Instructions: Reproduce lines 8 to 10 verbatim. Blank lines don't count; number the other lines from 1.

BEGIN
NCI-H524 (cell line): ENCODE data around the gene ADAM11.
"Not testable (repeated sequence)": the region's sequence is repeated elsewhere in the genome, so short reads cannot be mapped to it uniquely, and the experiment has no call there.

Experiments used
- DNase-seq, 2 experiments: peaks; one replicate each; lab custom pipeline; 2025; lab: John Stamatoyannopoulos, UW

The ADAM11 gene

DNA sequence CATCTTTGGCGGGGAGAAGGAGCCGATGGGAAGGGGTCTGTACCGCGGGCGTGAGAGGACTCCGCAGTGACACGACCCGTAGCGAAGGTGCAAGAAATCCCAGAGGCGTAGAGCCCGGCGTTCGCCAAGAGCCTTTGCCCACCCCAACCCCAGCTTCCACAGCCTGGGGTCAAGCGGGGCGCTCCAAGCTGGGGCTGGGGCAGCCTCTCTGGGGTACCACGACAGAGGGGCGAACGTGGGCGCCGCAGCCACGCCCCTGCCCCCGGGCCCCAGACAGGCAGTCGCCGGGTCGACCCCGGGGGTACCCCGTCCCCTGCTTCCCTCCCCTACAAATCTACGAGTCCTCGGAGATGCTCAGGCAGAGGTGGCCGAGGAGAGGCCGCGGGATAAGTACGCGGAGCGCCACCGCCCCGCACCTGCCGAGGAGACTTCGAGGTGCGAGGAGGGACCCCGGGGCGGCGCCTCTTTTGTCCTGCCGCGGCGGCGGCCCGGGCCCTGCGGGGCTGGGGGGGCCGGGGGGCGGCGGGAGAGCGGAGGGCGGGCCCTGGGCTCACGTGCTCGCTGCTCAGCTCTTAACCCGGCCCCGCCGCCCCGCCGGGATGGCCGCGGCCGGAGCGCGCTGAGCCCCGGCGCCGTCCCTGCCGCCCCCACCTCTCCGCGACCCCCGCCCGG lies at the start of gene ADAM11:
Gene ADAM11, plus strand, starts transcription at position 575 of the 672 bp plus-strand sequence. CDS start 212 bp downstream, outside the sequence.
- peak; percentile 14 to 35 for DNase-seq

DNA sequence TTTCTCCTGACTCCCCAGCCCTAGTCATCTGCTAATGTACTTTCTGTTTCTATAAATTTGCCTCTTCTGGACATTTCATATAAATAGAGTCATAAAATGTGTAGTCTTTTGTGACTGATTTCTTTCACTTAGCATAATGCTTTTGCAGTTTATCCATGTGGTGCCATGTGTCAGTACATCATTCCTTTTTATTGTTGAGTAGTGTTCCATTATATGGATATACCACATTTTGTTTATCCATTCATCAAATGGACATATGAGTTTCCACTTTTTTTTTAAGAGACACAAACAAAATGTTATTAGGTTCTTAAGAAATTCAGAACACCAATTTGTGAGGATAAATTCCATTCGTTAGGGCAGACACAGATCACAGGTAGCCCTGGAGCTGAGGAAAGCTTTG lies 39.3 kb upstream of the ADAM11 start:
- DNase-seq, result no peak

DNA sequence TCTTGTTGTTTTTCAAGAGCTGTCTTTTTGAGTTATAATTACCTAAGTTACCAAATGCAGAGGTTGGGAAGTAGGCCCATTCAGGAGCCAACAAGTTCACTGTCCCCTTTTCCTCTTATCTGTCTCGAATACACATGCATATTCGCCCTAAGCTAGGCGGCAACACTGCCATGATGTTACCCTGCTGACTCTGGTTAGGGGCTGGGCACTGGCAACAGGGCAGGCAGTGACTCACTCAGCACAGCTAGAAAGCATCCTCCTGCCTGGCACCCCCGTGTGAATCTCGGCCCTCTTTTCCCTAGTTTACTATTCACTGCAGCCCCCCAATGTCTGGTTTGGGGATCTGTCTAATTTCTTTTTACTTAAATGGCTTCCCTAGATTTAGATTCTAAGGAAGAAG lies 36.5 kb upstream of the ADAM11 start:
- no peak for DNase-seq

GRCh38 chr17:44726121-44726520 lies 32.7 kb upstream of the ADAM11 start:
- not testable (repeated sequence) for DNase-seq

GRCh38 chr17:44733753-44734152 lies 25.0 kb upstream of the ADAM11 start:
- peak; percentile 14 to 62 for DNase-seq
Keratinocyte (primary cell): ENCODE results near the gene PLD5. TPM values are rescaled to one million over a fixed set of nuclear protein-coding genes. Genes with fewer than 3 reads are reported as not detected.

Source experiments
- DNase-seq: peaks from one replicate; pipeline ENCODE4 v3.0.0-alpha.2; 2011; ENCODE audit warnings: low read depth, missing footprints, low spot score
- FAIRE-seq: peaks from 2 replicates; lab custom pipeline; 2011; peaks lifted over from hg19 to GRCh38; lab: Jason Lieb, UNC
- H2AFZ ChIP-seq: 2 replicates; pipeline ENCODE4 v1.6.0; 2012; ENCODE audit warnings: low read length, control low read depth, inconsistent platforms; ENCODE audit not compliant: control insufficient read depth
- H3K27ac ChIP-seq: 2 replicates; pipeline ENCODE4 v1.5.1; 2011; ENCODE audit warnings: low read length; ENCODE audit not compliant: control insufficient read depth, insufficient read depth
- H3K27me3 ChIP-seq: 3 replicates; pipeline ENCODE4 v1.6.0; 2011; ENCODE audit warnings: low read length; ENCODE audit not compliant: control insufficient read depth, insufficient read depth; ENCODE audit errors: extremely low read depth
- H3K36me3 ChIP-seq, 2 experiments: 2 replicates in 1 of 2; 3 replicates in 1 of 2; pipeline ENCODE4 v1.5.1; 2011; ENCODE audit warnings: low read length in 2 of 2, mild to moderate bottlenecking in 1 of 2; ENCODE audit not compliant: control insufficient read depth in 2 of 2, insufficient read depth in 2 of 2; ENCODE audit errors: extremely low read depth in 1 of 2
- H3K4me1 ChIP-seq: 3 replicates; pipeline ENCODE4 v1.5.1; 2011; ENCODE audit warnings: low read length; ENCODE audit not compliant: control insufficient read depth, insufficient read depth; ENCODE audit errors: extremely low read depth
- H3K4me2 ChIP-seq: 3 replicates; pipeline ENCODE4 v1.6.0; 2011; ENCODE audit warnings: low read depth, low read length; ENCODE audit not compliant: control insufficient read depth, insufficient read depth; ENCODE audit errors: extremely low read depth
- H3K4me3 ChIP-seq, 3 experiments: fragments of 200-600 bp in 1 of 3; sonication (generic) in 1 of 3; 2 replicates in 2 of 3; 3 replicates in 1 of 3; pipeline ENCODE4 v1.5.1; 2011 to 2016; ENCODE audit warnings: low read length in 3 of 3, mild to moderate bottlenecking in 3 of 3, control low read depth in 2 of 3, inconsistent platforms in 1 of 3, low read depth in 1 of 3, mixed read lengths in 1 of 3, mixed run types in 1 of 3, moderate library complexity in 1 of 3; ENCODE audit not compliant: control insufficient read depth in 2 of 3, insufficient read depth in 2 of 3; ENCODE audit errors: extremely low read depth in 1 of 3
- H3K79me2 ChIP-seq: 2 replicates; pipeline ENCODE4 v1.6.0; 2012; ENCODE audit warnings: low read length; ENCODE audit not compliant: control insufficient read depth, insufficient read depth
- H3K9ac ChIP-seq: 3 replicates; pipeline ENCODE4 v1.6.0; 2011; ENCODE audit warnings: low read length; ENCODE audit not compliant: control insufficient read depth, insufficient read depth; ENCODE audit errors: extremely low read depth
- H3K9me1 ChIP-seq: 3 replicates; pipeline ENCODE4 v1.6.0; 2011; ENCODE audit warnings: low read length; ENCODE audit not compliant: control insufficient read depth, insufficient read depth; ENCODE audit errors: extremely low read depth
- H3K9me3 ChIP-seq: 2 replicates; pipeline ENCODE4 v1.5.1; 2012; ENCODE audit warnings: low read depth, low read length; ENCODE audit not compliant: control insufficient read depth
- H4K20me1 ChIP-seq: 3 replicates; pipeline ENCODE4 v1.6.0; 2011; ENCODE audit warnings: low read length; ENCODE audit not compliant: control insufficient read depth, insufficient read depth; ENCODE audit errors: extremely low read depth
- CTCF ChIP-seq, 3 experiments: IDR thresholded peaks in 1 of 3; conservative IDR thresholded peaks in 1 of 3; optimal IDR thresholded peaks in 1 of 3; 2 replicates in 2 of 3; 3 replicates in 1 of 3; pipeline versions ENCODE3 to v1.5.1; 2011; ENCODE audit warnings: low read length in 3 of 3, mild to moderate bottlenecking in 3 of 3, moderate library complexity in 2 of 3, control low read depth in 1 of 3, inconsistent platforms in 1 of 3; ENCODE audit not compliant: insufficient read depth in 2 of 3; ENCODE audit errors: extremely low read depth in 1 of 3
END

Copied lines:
- peak; percentile 14 to 35 for DNase-seq

DNA sequence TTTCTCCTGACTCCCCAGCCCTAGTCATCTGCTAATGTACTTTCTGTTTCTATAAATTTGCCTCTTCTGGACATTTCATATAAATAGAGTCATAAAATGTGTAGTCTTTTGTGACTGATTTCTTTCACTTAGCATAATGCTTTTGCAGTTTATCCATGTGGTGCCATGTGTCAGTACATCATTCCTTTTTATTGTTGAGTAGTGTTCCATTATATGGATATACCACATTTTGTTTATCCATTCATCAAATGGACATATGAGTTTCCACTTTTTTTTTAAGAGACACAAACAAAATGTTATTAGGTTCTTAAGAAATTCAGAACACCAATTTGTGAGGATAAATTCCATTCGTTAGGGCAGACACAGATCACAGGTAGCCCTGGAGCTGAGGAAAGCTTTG lies 39.3 kb upstream of the ADAM11 start:
- DNase-seq, result no peak